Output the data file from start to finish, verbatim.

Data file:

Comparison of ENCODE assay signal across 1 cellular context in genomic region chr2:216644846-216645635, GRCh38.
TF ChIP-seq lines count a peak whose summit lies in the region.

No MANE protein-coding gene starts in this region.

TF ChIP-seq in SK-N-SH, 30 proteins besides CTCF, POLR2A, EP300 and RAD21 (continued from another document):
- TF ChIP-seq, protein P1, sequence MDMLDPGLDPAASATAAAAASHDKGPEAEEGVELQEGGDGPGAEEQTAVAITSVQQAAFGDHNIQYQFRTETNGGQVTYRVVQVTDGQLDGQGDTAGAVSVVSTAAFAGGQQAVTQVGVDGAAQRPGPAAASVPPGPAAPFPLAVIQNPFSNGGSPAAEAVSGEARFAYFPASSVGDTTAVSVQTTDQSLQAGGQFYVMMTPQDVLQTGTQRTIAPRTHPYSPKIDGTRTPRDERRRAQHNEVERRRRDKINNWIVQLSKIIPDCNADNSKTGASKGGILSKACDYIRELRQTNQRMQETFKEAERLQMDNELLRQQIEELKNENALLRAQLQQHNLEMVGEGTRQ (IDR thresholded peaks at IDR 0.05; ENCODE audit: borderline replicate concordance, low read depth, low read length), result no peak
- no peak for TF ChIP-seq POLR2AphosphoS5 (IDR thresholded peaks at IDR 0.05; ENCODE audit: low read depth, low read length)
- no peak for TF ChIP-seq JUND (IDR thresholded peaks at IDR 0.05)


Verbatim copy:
Comparison of ENCODE assay signal across 1 cellular context in genomic region chr2:216644846-216645635, GRCh38.
TF ChIP-seq lines count a peak whose summit lies in the region.

No MANE protein-coding gene starts in this region.

TF ChIP-seq in SK-N-SH, 30 proteins besides CTCF, POLR2A, EP300 and RAD21 (continued from another document):
- TF ChIP-seq, protein P1, sequence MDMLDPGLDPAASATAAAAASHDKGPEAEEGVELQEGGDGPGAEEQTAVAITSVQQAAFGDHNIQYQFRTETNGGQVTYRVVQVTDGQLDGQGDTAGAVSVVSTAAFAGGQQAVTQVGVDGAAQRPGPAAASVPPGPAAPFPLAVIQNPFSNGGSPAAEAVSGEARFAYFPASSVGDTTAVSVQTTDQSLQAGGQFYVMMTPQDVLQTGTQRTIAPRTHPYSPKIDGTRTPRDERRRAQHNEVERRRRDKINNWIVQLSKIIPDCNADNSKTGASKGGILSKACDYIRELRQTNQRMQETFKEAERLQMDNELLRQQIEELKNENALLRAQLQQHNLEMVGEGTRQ (IDR thresholded peaks at IDR 0.05; ENCODE audit: borderline replicate concordance, low read depth, low read length), result no peak
- no peak for TF ChIP-seq POLR2AphosphoS5 (IDR thresholded peaks at IDR 0.05; ENCODE audit: low read depth, low read length)
- no peak for TF ChIP-seq JUND (IDR thresholded peaks at IDR 0.05)